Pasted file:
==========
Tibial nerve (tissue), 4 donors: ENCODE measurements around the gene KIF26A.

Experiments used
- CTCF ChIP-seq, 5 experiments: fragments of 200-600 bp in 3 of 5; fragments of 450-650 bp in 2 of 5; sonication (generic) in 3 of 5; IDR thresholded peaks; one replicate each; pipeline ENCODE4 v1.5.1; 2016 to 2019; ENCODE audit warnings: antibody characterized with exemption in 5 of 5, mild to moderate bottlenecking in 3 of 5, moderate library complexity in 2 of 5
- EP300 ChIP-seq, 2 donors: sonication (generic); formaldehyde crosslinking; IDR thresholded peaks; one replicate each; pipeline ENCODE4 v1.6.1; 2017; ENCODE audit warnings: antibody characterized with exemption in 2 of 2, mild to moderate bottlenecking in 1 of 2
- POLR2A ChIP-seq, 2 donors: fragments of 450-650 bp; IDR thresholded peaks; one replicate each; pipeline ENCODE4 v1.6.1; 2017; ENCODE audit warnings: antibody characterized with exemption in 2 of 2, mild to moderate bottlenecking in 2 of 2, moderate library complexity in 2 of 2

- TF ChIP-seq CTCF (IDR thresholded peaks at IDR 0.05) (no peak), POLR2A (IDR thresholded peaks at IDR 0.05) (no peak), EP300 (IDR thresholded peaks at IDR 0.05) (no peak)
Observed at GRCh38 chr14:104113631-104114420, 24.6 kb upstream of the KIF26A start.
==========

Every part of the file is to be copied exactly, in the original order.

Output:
Tibial nerve (tissue), 4 donors: ENCODE measurements around the gene KIF26A.

Experiments used
- CTCF ChIP-seq, 5 experiments: fragments of 200-600 bp in 3 of 5; fragments of 450-650 bp in 2 of 5; sonication (generic) in 3 of 5; IDR thresholded peaks; one replicate each; pipeline ENCODE4 v1.5.1; 2016 to 2019; ENCODE audit warnings: antibody characterized with exemption in 5 of 5, mild to moderate bottlenecking in 3 of 5, moderate library complexity in 2 of 5
- EP300 ChIP-seq, 2 donors: sonication (generic); formaldehyde crosslinking; IDR thresholded peaks; one replicate each; pipeline ENCODE4 v1.6.1; 2017; ENCODE audit warnings: antibody characterized with exemption in 2 of 2, mild to moderate bottlenecking in 1 of 2
- POLR2A ChIP-seq, 2 donors: fragments of 450-650 bp; IDR thresholded peaks; one replicate each; pipeline ENCODE4 v1.6.1; 2017; ENCODE audit warnings: antibody characterized with exemption in 2 of 2, mild to moderate bottlenecking in 2 of 2, moderate library complexity in 2 of 2

- TF ChIP-seq CTCF (IDR thresholded peaks at IDR 0.05) (no peak), POLR2A (IDR thresholded peaks at IDR 0.05) (no peak), EP300 (IDR thresholded peaks at IDR 0.05) (no peak)
Observed at GRCh38 chr14:104113631-104114420, 24.6 kb upstream of the KIF26A start.